CAPE CANAVERAL, Fla. – At NASA Kennedy Space Center's Press Site in Florida, participants in NASA's Tweetup photograph the launch of the agency's Mars Science Laboratory (MSL) as the countdown clock ticks off the seconds. The tweeters will share their experiences with followers through the social networking site Twitter. The 197-foot-tall United Launch Alliance Atlas V rocket lifted off Space Launch Complex-41 on neighboring Cape Canaveral Air Force Station at 10:02 a.m. EST at the opening of the launch window. MSL's components include a car-sized rover, Curiosity, which has 10 science instruments designed to search for signs of life, including methane, and help determine if the gas is from a biological or geological source. For more information, visit http://www.nasa.gov/msl. Photo credit: NASA/Frankie Martin KSC-2011-7968

CAPE CANAVERAL, Fla. – NASA Administrator Charles Bolden addresses the participants of a NASA Tweetup in a tent set up at NASA Kennedy Space Center's Press Site in Florida during prelaunch activities for the agency’s Mars Science Laboratory (MSL) launch. Participants in the Tweetup are given the opportunity to listen to agency briefings, tour locations on the center normally off limits to visitors, and get a close-up view of Space Launch Complex-41 on Cape Canaveral Air Force Station. The tweeters will share their experiences with followers through the social networking site Twitter. The MSL mission will pioneer precision landing technology and a sky-crane touchdown to place a car-sized rover, Curiosity, near the foot of a mountain inside Gale Crater on Aug. 6, 2012. During a nearly two-year prime mission after landing, the rover will investigate whether the region has ever offered conditions favorable for microbial life, including the chemical ingredients for life. Liftoff of MSL aboard a United Launch Alliance Atlas V rocket from pad 41 is planned during a launch window which extends from 10:02 a.m. to 11:45 a.m. EST on Nov. 26. For more information, visit http://www.nasa.gov/msl. Photo credit: NASA/Frankie Martin KSC-2011-7949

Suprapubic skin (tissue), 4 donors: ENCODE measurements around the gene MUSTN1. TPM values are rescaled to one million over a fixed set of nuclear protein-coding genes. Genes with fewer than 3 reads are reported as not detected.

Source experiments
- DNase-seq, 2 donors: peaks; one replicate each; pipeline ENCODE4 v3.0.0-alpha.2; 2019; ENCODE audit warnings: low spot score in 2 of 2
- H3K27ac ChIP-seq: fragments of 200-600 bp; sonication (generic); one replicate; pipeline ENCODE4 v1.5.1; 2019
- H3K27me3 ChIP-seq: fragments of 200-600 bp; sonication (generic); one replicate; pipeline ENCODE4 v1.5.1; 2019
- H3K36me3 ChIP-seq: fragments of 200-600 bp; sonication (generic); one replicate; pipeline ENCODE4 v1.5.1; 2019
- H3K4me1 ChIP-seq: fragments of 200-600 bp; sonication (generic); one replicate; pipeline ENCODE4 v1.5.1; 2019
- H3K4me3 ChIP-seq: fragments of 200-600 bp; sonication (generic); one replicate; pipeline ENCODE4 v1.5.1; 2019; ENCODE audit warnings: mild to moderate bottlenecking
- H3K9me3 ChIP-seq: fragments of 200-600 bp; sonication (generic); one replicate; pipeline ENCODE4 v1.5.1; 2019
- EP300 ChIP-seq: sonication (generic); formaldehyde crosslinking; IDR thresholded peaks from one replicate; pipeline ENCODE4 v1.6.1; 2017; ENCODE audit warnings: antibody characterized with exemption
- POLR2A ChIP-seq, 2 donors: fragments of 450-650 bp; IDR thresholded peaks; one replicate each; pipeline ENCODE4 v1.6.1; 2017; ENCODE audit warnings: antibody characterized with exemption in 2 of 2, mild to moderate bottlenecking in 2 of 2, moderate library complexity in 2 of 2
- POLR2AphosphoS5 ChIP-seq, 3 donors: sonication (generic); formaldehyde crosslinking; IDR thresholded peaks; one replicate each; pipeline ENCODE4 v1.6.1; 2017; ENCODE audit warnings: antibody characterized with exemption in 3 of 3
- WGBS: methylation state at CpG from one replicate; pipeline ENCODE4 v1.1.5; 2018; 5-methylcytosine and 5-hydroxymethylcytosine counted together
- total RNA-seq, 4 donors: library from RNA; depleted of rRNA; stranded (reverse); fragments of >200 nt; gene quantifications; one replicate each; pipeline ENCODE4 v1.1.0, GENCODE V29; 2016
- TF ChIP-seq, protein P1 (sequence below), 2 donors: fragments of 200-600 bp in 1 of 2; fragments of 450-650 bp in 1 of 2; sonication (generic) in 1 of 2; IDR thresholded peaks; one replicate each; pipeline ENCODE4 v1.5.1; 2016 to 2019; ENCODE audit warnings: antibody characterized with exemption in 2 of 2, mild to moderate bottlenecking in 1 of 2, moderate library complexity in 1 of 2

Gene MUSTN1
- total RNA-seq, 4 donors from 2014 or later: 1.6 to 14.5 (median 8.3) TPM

CAPE CANAVERAL, Fla. – At NASA Kennedy Space Center's Press Site in Florida, participants in NASA's Tweetup photograph the launch of the agency's Mars Science Laboratory (MSL) as it races through the clouds. The tweeters will share their experiences with followers through the social networking site Twitter. The 197-foot-tall United Launch Alliance Atlas V rocket lifted off Space Launch Complex-41 on neighboring Cape Canaveral Air Force Station at 10:02 a.m. EST at the opening of the launch window. MSL's components include a car-sized rover, Curiosity, which has 10 science instruments designed to search for signs of life, including methane, and help determine if the gas is from a biological or geological source. For more information, visit http://www.nasa.gov/msl. Photo credit: NASA/Frankie Martin KSC-2011-7969

CAPE CANAVERAL, Fla. – Television personality Bill Nye the Science Guy talks to the participants of a NASA Tweetup in a tent set up at NASA Kennedy Space Center's Press Site in Florida during prelaunch activities for the agency’s Mars Science Laboratory (MSL) launch. Participants in the Tweetup are given the opportunity to listen to agency briefings, tour locations on the center normally off limits to visitors, and get a close-up view of Space Launch Complex-41 on Cape Canaveral Air Force Station. The tweeters will share their experiences with followers through the social networking site Twitter. The MSL mission will pioneer precision landing technology and a sky-crane touchdown to place a car-sized rover, Curiosity, near the foot of a mountain inside Gale Crater on Aug. 6, 2012. During a nearly two-year prime mission after landing, the rover will investigate whether the region has ever offered conditions favorable for microbial life, including the chemical ingredients for life. Liftoff of MSL aboard a United Launch Alliance Atlas V rocket from pad 41 is planned during a launch window which extends from 10:02 a.m. to 11:45 a.m. EST on Nov. 26. For more information, visit http://www.nasa.gov/msl. Photo credit: NASA/Frankie Martin KSC-2011-7948

CAPE CANAVERAL, Fla. – NASA Administrator Charles Bolden addresses the participants of a NASA Tweetup in a tent set up at NASA Kennedy Space Center's Press Site in Florida during prelaunch activities for the agency’s Mars Science Laboratory (MSL) launch. Participants in the Tweetup are given the opportunity to listen to agency briefings, tour locations on the center normally off limits to visitors, and get a close-up view of Space Launch Complex-41 on Cape Canaveral Air Force Station. The tweeters will share their experiences with followers through the social networking site Twitter. The MSL mission will pioneer precision landing technology and a sky-crane touchdown to place a car-sized rover, Curiosity, near the foot of a mountain inside Gale Crater on Aug. 6, 2012. During a nearly two-year prime mission after landing, the rover will investigate whether the region has ever offered conditions favorable for microbial life, including the chemical ingredients for life. Liftoff of MSL aboard a United Launch Alliance Atlas V rocket from pad 41 is planned during a launch window which extends from 10:02 a.m. to 11:45 a.m. EST on Nov. 26. For more information, visit http://www.nasa.gov/msl. Photo credit: NASA/Frankie Martin KSC-2011-7950